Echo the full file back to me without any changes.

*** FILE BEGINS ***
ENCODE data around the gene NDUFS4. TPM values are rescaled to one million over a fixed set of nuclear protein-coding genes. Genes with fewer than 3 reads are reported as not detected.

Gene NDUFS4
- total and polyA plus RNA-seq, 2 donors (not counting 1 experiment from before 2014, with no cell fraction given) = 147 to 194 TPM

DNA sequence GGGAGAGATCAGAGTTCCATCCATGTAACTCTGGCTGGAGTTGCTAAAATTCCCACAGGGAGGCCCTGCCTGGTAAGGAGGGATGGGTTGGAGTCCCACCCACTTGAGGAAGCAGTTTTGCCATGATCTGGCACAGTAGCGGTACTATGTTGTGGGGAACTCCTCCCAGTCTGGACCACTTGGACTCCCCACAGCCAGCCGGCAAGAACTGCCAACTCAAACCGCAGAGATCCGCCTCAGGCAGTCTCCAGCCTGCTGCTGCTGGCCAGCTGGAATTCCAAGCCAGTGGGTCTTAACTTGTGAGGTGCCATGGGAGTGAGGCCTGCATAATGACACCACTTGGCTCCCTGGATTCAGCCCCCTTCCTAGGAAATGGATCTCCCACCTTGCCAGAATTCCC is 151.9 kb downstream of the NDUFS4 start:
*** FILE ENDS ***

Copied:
ENCODE data around the gene NDUFS4. TPM values are rescaled to one million over a fixed set of nuclear protein-coding genes. Genes with fewer than 3 reads are reported as not detected.

Gene NDUFS4
- total and polyA plus RNA-seq, 2 donors (not counting 1 experiment from before 2014, with no cell fraction given) = 147 to 194 TPM

DNA sequence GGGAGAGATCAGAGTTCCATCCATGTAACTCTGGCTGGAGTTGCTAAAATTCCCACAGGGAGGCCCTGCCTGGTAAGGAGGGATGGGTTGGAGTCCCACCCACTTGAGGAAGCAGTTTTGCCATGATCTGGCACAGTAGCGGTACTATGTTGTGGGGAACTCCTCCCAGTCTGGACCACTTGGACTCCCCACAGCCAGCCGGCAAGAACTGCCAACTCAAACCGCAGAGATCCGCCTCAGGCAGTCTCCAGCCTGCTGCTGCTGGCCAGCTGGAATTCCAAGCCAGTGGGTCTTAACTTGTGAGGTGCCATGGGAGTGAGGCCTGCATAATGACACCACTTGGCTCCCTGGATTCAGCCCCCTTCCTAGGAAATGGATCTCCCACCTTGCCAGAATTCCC is 151.9 kb downstream of the NDUFS4 start: